On Barton Beach
Constantly Jesus tells us what the Kingdom is LIKE - never just what it IS. He finds its likeness all around. In nature - when things grow, like mustard seed or wheat and weeds. In men and women - the rejoicing housewife who has found the lost coin, the servant who will not use what he has been given but hides it away. He is telling us, surely, that we should use our eyes and ears. He who has ears to hear, let him hear ; or eyes to see, or hands to touch. If we will only expect to find him, signs of the Kingdom will leap out at us. But of course they will - for the whole of Creation is his, and reveals his working everywhere. Great poets have done this seeking. For me, one of the most exciting is Thomas Traherne, with his evocation of childhood.How we used to wonder at things we now find commmonplace: "The corn was orient and immortal wheat, which never should be reaped, nor was ever sown. I thought it had stood from everlasting to everlasting. The dust and stones of the street were as precious as gold: the gates were at first the end of the world". [see http://www.spiritofprayer.com/03century.php ]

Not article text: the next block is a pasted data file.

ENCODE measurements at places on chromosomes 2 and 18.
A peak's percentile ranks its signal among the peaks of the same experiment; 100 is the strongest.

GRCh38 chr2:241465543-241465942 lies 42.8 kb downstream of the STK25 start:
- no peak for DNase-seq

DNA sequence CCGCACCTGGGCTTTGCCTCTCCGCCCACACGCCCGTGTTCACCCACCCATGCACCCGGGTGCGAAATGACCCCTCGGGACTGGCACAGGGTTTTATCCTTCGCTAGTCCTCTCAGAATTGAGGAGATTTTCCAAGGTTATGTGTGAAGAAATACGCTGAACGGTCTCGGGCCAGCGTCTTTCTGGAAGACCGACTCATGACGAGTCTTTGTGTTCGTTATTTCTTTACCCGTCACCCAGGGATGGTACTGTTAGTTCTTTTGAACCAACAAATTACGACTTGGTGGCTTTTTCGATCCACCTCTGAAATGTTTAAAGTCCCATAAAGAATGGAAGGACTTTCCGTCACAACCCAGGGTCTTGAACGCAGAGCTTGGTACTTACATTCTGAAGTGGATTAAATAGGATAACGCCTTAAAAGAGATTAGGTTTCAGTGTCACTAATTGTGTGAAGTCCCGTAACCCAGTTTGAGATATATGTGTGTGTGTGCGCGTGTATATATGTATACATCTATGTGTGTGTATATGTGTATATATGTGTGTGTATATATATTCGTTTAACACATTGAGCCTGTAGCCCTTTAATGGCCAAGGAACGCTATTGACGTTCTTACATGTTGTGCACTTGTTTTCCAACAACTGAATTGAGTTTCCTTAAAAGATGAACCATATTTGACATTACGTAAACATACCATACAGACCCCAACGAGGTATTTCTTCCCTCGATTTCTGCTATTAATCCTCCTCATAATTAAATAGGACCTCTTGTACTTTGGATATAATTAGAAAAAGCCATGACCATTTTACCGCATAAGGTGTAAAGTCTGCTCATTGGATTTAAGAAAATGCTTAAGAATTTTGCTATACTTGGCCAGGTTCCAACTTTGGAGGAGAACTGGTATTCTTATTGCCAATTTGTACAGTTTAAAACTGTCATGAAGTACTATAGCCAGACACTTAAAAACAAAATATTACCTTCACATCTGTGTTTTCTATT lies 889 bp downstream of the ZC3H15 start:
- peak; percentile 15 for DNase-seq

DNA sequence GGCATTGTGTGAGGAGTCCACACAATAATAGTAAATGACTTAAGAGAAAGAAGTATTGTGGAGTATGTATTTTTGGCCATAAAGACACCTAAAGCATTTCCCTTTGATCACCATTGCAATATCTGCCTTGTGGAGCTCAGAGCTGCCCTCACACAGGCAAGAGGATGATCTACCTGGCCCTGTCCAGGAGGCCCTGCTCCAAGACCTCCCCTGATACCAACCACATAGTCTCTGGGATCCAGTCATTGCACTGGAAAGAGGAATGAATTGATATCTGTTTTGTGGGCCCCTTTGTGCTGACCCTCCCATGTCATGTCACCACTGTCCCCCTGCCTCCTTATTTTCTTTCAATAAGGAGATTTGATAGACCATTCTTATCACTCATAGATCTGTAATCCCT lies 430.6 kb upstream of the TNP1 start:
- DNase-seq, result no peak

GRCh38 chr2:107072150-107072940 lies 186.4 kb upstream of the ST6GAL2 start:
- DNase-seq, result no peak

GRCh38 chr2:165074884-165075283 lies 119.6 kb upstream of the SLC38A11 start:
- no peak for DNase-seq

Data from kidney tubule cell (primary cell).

The light has been wonderful these recent winter days; by the sea, especially, it is so clear and so beautifully coloured, each moment changing. There was a lone fisherman working away last evening so he stands at the top of this blog for you to look at, and wonder. Is it to do with us being called to become fishers of men? Do we have the staying power, the commitment, of that lone angler? Or shall we just marvel at the waves and the sky?
Tomorrow I am trying to work at another Parable of the Kingdom; but just now perhaps sea and sky and sunset will help.